Music and Lyrics: Mel Brooks
Book: Mel Brooks and Thomas Meehan
Director: Matthew White
Reviewer: Selwyn Knight
It’s hard to believe that the original 1968 film of The Producers was Mel Brooks’ first outing as a feature film director. Looking back, the choice of subject matter seems a remarkably confident one for one with, at that time, little reputation within the film industry. Nevertheless, it won an Oscar for best original screenplay and subsequently spawned the Broadway musical.
Max Bialystock (Cory English) is a Broadway producer, down on his luck. His latest extravaganza has flopped. Leo Bloom (Jason Manford) is the ingenuous accountant sent to do his books. An academic aside, that one could make more money from a surefire flop than from a success leads Bialystock to offer Bloom a partnership. Initially Bloom is too nervous to accept, but after returning to the awful office in which he works changes his mind. The partnership is born and they set out to produce a sure-fire flop.
And so they meet Franz Leibkind (Phill Jupitus), a Nazi living in New York who has written a play that forms a love letter to the fuehrer; Roger De Bris (David Bedella) and his assistant Carmen Ghia (Louie Spence), the extravagantly camp director surrounded by an entourage of stereotypical gay characters; and Ulla (Tiffany Graves), the beautiful Swedish actress who captures both men’s hearts when she calls on them to audition. Bialystock has a positive harem of little old ladies happy to invest in return for time with Bialystock. Together they produce Springtime for Hitler, a show so glitzy it threatens to cause a world shortage of glitter by itself. Filled with bad taste camp song-and-dance items praising Hitler, it can’t succeed – can it?
Much of the first half gets its laughs from stock characters as Bialystock and Bloom seek to make their show. The characterisation here is very two-dimensional, with stock gay, Nazi and female characters. However, in the second half the show really takes off and we do see more depth of characterisation in the leading pair as their bromance emerges and they discover the meaning of friendship, illustrated by the rather poignant ‘Till Him.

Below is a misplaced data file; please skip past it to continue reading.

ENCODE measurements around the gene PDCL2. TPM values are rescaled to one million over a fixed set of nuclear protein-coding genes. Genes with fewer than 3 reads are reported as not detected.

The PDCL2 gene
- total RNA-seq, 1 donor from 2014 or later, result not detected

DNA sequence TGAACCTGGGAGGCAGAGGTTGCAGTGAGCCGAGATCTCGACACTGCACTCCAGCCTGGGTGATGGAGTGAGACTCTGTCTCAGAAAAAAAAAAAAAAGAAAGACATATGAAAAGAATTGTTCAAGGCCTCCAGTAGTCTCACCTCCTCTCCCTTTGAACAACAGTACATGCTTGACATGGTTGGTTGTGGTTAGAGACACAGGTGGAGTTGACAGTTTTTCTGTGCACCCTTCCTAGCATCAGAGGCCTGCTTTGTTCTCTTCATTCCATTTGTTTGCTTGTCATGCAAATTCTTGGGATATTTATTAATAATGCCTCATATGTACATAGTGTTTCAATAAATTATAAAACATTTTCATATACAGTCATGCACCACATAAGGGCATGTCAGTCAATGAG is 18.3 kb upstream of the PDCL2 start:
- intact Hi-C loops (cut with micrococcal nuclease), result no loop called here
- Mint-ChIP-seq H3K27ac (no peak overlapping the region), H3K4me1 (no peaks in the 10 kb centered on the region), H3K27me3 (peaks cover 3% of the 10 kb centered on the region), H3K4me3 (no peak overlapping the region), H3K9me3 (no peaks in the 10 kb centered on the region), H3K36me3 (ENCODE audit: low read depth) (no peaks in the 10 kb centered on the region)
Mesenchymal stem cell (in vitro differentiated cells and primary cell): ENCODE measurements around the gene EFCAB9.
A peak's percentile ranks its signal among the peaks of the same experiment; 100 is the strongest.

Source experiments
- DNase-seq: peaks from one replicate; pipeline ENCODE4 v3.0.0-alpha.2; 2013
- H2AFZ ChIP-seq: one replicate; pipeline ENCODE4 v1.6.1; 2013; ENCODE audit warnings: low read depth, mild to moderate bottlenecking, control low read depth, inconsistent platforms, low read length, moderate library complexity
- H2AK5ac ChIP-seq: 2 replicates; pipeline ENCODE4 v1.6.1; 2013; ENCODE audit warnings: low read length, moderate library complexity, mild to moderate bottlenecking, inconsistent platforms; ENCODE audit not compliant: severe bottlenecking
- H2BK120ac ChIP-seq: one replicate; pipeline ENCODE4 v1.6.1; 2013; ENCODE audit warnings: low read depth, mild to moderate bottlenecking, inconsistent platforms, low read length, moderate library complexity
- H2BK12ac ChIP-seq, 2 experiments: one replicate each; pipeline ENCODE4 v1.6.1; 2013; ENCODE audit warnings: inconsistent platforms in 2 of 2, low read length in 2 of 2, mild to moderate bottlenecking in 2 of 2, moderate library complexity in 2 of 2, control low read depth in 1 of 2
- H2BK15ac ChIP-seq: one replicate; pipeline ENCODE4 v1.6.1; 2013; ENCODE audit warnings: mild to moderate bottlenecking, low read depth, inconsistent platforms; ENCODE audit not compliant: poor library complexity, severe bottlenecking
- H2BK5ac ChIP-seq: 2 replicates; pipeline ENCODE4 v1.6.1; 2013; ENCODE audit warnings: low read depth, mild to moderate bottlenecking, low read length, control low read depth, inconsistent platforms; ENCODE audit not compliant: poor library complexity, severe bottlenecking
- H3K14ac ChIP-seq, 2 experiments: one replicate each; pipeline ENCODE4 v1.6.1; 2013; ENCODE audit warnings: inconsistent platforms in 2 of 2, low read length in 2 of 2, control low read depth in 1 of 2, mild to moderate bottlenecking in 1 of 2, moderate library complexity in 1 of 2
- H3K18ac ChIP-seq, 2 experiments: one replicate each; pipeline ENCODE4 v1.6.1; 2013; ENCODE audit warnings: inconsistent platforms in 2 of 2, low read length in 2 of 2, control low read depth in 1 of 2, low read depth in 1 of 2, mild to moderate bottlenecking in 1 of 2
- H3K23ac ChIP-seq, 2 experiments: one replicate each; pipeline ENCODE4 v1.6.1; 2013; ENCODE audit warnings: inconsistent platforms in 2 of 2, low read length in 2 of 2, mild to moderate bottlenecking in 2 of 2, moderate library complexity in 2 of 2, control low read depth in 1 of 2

Undoubtedly, the powerhouse of the production is English’s Max. He dominates the stage whenever he appears. He manages to make Max a sympathetic character, finding the heart of gold underneath the bluster and scheming. He has a fine voice, too. A highlight is his summary of the show so far in the second act – during which an ad lib reference to the show’s late start (as a result of technical issues) brought a spontaneous round of applause. Manford is a revelation as Bloom, Although not especially known as an actor and singer, he too has a fine voice and is light on his feet. His Bloom does, indeed bloom as the show progresses, growing in confidence under his mentor, Max, and even beginning to stand up for himself. Jupitus relishes in the pastiche that is Leibkind, with a deliberately awful accent and dress sense. Bedella’s De Bris savours the campness of his rôle playing it gleefully OTT. Graves’ Ulla is a more three-dimensional character than in the film as she introduces Leo to love. She also delights in the rather stereotypical rôle she plays, bringing out the humour at every turn. Among the principals, Spence is maybe the least strong. Playing a caricature of his own flamboyant character as seen on reality TV, he shows his dance credentials extremely well, but his lisp, worsened by an injury to his tongue aged twelve, obscures his lines – and forms the basis of quite a few obvious and affectionate jokes at his expense. The travelling set is maybe a touch basic, although set changes are generally carried out slickly.
Overall, a very entertaining night out with some superb performances. If you like your comedy with a heart and with some pretty sharp satire on the war thrown in for good measure, then The Producers is for you.
Photo: Manuel Harlan | Runs until: 25th April